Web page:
Experts say homeowners often miss these 10 home maintenance tasks, which can have serious consequences. Maintaining your home is a whole lot easier — and a lot less expensive — than dealing with big repairs.

1. Clean your refrigerator’s condenser coils.

Most refrigerators have condenser coils across the bottom or at the back of the unit that cool and condense the refrigerant. These coils can collect dust and pet hair and get clogged, forcing your refrigerator to work harder to stay cold. Hunter Macfarlane, Lowe’s project expert, recommends homeowners clean their refrigerator’s condenser coil once a year — twice if they have a pet that sheds. You can do this yourself by unplugging the refrigerator, removing the grill protecting the coils, and gently using the hose from a vacuum cleaner to suck out dust particles and debris. Make sure to wear a dust mask.

2. Clean the ice maker.

Replace your refrigerator’s water filter according to the manufacturer’s instructions. “Without properly cleaning and replacing filters, we can be creating other issues from mineral buildup, dust and other debris,” says Rob Morelli, co-founder and chief executive at HomeKeepr, a referral network for home service professionals. This can eventually lead to mold and can contaminate the ice.

In addition, clean your ice maker’s collection bin annually. An even mixture of white vinegar and warm water will do the trick, Morelli says.

3. Clean bathroom exhaust fans twice a year.

Bathroom exhaust fans help eliminate odors and remove moisture that would otherwise land on surfaces and turn into mold; however, a fan can’t operate properly if its cover is dirty, warns Mark Clement, co-founder at MyFixitUpLife.com, a resource for DIY home remodeling. Give bathroom vent covers a thorough cleaning with soapy water twice a year.

4. Clean the dryer vent, not just the lint screen.

Most homeowners know it’s important to clean their dryer’s lint screen in between loads to prevent fires, but many people don’t check for lint buildup in and around the dryer duct and vent filter, says Dan DiClerico, home expert at HomeAdvisor. In fact, failure to clean the dryer is the leading cause of clothes dryer fires, according to the U.S. Fire Administration. Dryer vents should be cleaned at least once a year, DiClerico says. “For best results, invest in a dryer vent cleaning kit, which makes it easy to access the vent filter through the dryer’s ductwork,” he suggests.

5. Flush the water heater.

Your home's water system will perform better and last longer if you flush the tank once a year to remove sediment, says DiClerico, because magnesium and calcium build up over time, which can reduce a water heater's efficiency. "This goes for both gas and electric systems," he says. According to HomeAdvisor, plumbers will include flushing in their annual tuneup for about $200.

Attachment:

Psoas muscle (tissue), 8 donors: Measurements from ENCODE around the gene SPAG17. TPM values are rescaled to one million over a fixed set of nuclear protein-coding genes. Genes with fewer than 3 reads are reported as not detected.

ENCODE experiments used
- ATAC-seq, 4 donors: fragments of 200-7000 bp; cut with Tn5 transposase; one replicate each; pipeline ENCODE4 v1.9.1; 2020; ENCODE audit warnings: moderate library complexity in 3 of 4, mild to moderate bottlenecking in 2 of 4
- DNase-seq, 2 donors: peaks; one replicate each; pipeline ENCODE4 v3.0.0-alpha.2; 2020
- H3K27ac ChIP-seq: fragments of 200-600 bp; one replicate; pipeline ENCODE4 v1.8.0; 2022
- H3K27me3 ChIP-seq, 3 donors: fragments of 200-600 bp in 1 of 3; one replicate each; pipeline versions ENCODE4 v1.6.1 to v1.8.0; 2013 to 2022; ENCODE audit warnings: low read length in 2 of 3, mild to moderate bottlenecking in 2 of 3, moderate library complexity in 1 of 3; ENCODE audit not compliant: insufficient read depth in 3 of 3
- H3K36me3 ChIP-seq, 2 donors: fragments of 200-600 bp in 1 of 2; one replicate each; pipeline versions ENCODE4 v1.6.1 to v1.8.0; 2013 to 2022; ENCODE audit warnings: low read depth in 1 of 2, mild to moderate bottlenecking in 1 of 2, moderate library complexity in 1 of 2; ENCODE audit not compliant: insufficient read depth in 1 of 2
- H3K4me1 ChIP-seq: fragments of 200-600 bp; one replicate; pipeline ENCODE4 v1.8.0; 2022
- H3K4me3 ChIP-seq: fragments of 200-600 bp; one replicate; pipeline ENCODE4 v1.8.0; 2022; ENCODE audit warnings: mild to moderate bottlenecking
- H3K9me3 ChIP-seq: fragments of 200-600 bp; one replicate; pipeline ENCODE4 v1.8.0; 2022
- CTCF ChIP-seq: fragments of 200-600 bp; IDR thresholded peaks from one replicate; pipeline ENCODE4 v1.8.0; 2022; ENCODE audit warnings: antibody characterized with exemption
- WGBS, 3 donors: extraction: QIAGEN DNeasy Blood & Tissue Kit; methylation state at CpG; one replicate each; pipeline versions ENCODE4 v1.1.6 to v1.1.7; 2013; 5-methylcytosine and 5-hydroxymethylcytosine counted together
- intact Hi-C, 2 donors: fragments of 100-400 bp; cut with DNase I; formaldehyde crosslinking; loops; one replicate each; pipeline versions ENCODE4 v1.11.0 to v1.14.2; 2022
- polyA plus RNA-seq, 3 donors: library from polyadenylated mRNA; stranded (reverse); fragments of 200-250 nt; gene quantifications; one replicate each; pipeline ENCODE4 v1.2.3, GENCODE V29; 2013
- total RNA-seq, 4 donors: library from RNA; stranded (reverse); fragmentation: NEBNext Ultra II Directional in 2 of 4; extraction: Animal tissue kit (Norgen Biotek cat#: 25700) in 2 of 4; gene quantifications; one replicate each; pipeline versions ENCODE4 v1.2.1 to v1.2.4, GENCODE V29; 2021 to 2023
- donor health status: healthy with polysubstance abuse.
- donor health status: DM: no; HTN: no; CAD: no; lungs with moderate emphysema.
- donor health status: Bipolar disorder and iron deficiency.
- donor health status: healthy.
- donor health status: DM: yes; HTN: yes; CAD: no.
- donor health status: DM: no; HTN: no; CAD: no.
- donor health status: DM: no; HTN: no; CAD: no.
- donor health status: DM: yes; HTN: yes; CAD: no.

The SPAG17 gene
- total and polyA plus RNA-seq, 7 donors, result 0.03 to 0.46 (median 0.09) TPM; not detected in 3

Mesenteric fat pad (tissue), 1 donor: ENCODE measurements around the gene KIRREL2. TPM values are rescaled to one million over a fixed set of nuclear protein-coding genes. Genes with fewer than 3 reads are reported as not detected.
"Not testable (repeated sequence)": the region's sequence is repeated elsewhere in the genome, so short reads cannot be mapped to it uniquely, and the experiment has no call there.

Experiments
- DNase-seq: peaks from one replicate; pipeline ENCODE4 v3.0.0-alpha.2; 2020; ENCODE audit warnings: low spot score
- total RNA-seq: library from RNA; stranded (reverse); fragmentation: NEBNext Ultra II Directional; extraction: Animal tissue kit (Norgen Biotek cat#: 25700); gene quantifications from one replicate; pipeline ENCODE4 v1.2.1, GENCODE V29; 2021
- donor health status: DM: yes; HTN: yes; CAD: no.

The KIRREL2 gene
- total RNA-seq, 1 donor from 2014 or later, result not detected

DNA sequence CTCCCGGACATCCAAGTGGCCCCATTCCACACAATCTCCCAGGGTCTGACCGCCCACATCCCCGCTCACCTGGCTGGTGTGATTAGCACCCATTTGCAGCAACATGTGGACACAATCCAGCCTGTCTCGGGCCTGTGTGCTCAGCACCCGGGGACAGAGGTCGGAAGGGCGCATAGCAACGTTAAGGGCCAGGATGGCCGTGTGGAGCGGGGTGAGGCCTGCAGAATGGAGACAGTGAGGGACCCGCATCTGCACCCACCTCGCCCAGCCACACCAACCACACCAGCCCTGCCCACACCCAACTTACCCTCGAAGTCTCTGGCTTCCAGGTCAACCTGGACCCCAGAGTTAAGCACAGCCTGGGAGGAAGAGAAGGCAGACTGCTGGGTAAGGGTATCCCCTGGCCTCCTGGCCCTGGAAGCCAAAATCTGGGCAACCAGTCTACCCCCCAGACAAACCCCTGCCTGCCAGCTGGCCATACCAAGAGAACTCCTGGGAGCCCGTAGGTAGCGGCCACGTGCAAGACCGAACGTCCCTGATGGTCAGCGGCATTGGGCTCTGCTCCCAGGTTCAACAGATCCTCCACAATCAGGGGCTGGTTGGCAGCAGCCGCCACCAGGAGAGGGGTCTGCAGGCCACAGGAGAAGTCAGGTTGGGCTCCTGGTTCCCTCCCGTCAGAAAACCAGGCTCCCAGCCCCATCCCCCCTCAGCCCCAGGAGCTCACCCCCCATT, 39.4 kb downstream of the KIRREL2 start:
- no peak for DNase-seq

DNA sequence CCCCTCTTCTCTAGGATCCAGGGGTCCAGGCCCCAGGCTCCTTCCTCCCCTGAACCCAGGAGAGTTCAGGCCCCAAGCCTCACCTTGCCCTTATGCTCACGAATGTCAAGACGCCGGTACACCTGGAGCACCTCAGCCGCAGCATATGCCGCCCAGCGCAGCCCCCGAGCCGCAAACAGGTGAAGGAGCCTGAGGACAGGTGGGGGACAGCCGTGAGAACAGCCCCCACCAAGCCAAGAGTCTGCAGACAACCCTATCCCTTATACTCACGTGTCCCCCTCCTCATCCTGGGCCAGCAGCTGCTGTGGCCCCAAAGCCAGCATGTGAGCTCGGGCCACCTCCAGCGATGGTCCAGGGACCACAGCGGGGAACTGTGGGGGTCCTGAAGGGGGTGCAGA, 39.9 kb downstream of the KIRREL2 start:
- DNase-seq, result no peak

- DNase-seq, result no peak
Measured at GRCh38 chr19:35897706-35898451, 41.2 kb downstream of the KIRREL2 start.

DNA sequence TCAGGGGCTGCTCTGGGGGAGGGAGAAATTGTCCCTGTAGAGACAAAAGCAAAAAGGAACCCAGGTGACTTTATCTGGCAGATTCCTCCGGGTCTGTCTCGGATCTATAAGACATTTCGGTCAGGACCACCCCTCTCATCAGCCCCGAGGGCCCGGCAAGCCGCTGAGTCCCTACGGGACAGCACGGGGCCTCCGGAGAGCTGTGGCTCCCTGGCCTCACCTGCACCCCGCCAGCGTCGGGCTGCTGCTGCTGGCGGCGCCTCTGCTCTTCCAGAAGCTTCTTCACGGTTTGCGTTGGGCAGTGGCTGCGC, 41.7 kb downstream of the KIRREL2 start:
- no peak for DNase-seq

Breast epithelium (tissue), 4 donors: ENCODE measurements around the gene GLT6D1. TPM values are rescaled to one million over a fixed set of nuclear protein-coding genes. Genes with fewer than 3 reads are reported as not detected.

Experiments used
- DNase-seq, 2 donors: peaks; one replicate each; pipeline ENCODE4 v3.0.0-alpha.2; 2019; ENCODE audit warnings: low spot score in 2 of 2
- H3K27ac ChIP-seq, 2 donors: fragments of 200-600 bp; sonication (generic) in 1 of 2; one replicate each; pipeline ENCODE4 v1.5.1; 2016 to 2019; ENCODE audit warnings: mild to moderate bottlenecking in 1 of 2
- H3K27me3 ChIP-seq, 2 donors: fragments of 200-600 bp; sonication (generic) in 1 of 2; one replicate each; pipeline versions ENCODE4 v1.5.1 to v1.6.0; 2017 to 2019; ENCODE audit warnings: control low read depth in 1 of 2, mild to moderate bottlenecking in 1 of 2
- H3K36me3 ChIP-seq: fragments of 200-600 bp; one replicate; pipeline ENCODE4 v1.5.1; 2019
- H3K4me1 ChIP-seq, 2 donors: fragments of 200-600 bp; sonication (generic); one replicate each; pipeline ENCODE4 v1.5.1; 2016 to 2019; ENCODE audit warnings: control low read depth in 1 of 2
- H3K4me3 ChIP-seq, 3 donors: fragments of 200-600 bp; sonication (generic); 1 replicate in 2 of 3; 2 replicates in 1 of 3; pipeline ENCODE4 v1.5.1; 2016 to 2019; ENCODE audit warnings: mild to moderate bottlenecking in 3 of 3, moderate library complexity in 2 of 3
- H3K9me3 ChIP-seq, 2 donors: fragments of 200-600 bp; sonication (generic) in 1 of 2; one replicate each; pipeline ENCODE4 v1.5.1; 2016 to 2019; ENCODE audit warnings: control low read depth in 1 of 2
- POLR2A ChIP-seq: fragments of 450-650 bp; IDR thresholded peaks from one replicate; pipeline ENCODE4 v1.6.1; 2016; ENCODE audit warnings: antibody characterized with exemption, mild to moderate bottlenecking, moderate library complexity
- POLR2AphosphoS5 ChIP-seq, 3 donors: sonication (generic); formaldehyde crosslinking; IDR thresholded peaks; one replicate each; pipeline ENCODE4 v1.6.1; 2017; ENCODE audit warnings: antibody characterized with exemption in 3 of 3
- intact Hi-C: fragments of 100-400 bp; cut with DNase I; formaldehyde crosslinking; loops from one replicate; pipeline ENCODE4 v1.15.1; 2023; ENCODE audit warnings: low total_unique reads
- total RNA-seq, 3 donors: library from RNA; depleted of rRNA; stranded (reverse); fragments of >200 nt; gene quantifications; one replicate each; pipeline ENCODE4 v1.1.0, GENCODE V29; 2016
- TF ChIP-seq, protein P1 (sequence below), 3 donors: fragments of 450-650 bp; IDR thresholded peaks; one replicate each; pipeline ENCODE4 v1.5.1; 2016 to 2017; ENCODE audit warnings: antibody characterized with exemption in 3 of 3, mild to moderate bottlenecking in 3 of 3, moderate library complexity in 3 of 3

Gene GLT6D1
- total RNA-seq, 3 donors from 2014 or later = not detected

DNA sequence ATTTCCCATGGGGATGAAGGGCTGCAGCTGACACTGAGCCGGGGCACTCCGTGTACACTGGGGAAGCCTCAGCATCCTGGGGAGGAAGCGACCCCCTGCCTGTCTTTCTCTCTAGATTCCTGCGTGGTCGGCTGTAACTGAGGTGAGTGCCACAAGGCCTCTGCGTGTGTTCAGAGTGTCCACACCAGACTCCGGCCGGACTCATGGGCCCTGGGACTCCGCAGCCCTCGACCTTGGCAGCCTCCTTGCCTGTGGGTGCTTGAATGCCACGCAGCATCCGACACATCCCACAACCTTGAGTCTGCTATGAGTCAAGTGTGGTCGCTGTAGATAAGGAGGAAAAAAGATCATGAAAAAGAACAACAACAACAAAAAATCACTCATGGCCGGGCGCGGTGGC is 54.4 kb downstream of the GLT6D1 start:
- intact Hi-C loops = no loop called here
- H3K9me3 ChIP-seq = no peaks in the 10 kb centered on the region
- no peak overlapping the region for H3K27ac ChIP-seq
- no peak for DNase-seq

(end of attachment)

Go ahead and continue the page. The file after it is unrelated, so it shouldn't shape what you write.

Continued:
6. Sweep the chimney.

Smoke can leave behind ash and carbon deposits called creosote, “residue that needs to be removed periodically because it can lead to chimney fires and carbon monoxide leaks,” DiClerico says. The National Fire Protection Association recommends a chimney inspection at least once a year.

7. Deodorize the dishwasher.

Your dishwasher won’t last as long, or perform as well, if you don’t clean it a few times a year. “A good trick for deodorizing the dishwasher is to place a bowl full of vinegar in the middle of the bottom rack and then run a normal wash cycle,” DiClerico says.

Vinegar also will remove some of the stains and discolorations that can build up over time in a dishwasher’s interior. For more stubborn stains, homeowners can try a store-brought dishwasher cleaner.

8. Keep your washing machine mildew-free.

Don’t want mold to fester and grow in your clothes washer? Run a cup of white vinegar through the washing machine, using a cleaning cycle (available on some washers) or a normal cycle with hot water, once a month, says Mitchell of GrayWolf Residential Services. Also, keep your washing machine’s lid or door open in between cycles to allow the basket to dry out.

9. Eliminate shower head buildup.

“Natural minerals in our water build up over time and clog the holes in a shower head, which can create a breeding ground for potentially harmful bacteria and mildews,” says Bailey Carson, head of cleaning at Handy, a website and mobile app that connects consumers with home service providers.

To remove calcium deposits and other gunk, fill a small bag with one cup equal parts water and distilled white vinegar and attach it to the shower head’s nozzle with a twist tie, and let it soak for 20 minutes, Carson says. Make sure to flush the shower head with hot water before using it. Clean once every three months.

10. Inspect trees and limbs near your home.

If you have trees close to your home, you’ll want to hire a professional arborist to do an annual sweep of your property. An expert can identify early signs of disease or rotting. Expect to pay $75 to $100 for an inspection of one to five trees, and each additional tree will cost about $25, according to HomeAdvisor. Then, follow the arborist’s advice on what foliage to trim or cut down. “With trees, it’s better to be proactive than reactive, as a fallen tree can cause a lot of damage” and cost a lot of money, says Angie Hicks, co-founder of Angie’s List.